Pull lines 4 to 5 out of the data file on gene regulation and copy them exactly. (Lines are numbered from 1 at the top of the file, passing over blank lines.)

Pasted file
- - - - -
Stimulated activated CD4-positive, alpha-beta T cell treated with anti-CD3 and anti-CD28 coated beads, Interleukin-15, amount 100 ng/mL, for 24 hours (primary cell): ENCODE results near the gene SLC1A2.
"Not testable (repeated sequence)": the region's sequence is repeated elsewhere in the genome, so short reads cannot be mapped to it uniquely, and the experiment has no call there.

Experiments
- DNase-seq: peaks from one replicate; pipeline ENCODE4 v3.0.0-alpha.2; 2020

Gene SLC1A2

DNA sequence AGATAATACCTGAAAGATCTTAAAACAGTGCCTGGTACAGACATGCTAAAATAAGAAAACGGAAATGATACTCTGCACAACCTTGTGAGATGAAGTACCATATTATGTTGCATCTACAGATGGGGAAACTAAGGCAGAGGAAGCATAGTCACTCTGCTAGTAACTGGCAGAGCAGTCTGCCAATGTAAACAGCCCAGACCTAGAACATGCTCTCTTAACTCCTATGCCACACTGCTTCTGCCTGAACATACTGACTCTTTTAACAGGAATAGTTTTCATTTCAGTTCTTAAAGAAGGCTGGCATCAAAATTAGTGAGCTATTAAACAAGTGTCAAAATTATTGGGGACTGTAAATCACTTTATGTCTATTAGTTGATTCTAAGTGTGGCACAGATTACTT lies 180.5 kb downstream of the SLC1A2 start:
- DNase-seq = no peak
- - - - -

- DNase-seq: peaks from one replicate; pipeline ENCODE4 v3.0.0-alpha.2; 2020

Gene SLC1A2